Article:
System Mechanic 10.7
Checking my records, which tend to be far more reliable than my memory, revealed that I had first come across iolo’s collection of utilities, known as System Mechanic, eight years ago with the arrival of version 5. Back then the product made great play of the software’s toolbox approach and even used a desktop icon showing a red toolbox. Since those days the software has undergone a number of make-overs in its appearance but still aims to improve the performance of your Windows-based computer.
You can download a copy of this software with an option to use it in trial mode for 30 days before taking out an annual subscription. This will allow you to use the product on all your computers as long as it is not for business use. As part of the product’s installation, you can select the destination drive and folder plus opt to include a PC Health Status Gadget which sits on your desktop and gives you a visual clue as to your system’s current health.
Iolo has incorporated several new and enhanced features into this latest version of its flagship product that has been designed to fix a range of issues. Tools are provided to improve the stability of your computer system, speed up various areas of performance and clean out unwanted items. Included among these features are Program Accelerator, CRUDD Remover, Internet Connection Repair, Tune-up Definitions and ActiveCare.
Once installed the software will make an immediate check on your system to identify any possible problems and areas in which improvements can be made. In the case of the review system, it found a total of nine problems which it offered to fix. Why not I thought and so gave the program’s its head which then proceeded to eat up the next two hours and so as the fixing process was carried out. During this time the computer was left untouched to ensure that no outside influences could affect the performance of System Mechanic when carrying out its duties. A system restart was called for once the process was complete. This restart included a check disk operation plus a compacting and defragmentation of the Registry which added several minutes to the fixing process.
In total System Mechanic reported that 262MB of hard disk space had been reclaimed which did seem a positive sign and benefit for using this program. However, as a result of this activity, my anti-virus software failed to load leaving me unprotected. This was not what I was expecting and could hardly be considered an appropriate welcome to the software. Even deactivating System Mechanic’s own malware feature failed to correct the problem. Fortunately System Mechanic does possess a feature which allows you to undo any of its action so that you revert back to a previous state. Implementing this option meant my anti-virus software was able to load without any hindrance.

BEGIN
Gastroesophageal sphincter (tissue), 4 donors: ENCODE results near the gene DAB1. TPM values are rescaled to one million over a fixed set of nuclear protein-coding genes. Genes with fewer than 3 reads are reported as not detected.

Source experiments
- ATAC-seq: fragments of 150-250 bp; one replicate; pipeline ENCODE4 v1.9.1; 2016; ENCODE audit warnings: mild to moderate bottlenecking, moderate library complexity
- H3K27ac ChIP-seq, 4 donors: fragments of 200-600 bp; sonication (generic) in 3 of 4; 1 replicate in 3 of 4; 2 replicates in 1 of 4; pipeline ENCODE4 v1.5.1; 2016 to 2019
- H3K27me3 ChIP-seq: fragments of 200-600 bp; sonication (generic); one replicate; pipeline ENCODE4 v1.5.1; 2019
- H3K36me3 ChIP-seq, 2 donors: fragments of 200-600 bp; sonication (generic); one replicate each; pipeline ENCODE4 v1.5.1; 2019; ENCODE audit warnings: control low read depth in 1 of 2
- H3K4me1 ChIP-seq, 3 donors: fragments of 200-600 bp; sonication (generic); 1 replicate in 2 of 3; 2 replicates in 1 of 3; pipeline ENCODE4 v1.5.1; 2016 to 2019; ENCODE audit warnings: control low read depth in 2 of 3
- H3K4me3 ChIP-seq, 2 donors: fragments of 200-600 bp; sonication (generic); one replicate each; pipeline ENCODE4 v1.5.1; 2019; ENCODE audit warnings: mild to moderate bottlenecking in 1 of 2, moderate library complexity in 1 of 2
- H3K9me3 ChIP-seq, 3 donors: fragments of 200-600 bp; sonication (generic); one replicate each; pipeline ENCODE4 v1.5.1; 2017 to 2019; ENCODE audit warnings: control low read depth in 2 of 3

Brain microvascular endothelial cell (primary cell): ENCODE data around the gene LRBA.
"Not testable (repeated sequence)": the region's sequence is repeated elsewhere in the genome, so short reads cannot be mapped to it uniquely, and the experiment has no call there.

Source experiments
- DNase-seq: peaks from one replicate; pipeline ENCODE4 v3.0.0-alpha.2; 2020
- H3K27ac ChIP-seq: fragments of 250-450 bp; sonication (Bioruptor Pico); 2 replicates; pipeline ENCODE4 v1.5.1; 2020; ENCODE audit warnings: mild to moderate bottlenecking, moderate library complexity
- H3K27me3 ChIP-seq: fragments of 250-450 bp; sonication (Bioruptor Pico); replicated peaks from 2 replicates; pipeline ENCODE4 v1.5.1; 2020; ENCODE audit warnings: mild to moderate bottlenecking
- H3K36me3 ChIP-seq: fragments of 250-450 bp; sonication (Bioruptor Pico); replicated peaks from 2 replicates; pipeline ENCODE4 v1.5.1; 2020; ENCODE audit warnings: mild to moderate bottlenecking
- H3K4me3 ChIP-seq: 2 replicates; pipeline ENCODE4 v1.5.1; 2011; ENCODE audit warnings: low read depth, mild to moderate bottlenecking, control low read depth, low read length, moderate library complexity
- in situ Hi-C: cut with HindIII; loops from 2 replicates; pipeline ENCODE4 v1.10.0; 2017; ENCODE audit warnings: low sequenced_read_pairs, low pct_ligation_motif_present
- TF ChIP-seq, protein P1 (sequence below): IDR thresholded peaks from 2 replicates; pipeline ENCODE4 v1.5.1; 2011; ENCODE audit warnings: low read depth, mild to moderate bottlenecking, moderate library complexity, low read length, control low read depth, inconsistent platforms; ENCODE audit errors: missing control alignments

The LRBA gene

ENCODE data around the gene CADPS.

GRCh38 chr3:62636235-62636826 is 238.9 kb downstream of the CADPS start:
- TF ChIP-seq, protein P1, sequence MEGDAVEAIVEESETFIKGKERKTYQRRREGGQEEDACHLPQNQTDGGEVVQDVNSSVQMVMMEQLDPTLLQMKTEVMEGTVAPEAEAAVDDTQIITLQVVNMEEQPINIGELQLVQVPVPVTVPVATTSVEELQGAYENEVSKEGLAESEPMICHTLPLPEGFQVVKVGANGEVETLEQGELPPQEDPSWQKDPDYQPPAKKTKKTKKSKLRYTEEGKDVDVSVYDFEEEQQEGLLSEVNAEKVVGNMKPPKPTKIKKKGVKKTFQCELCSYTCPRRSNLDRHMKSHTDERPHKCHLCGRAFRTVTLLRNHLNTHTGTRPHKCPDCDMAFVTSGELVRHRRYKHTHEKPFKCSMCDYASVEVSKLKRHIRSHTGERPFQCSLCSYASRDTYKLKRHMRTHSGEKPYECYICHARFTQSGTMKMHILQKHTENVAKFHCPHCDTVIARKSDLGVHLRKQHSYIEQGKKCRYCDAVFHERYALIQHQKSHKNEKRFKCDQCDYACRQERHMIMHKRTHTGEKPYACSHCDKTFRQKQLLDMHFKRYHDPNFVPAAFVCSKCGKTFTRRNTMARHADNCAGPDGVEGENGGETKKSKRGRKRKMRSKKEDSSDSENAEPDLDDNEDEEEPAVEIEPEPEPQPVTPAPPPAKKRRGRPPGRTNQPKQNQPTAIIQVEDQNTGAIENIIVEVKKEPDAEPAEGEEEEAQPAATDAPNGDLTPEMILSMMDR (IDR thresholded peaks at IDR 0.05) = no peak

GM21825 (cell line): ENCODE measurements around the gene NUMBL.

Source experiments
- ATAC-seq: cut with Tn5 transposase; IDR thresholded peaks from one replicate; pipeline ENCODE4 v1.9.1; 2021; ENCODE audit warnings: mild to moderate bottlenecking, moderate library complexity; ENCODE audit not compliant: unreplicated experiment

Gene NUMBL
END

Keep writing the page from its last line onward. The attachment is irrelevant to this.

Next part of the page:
After this initial set-back, admittedly one that was reversible, I was a little hesitant in allowing System Mechanic to make any further adjustments or give it access to my other computers. But buoyed by the knowledge that I could undo any actions I accepted System Mechanic’s offer to speed up the host computer by turning off unused background programs using its EnergyBooster facility.
It did not take too long before I was presented with a list of programs that System Mechanic felt could be turned off without any reduction in functionality. This list was headed by a section entitled “Services typically not used” with all its entries tagged for removal. Trusting System Mechanic in this matter, I accepted the offer to have these items removed. It was not until an hour or so later that I realised I should have examined the list more closely as one of them was the print spooler whose absence meant I was unable to print anything. Strange that iolo feels its users will not want to print documents with their speed-improved computer. Again the undo facility was called into operation.
When using the tools available in System Mechanic you have a choice of targeting a general area such as acceleration, clean-up and security or opt for a specific tool to tackle a precise task. For example you could use the Defrag Memory tool which was able to increase my available memory from 52% up to 60% or the CRUDD Remover that looks for programs performing a similar task. It was able to identify two DVD programs and three media players on the test system. It offered to remove the ones I did not want to regain hard disk space. In a similar way the Junk File Finder tool found 431 items, taking up 17.07MB of space, that could be safely removed – I must admit I declined this last offer.
System Mechanic certainly contains some impressive features that can enhance the performance of your system (speed improving was less noticeable than storage space regained). It can, however, sometime adopt an over-aggressive approach to its tasks without fully being aware of the consequences of its actions. Yes you can undo mistakes but when those mistakes involve blocking anti-virus software or removing the print capability then the situation should not have arisen. In the hands of an experienced user System Mechanic will be fine and iolo should be congratulated on allowing use of the software on all their systems but novice users might prefer to look elsewhere for their performance enhancement.
Iolo are offering the latest version of System Mechanic at $39.95 for a one-year service plan with renewals costing $29.95. System requirements call for a 400MHz processor or faster with 256MB RAM, 25MB of hard disk space, IE 6 running Windows XP and later. I have attached a link to a free version of this software which gives reduced functionality.
|add to del.icio.us||Digg this review|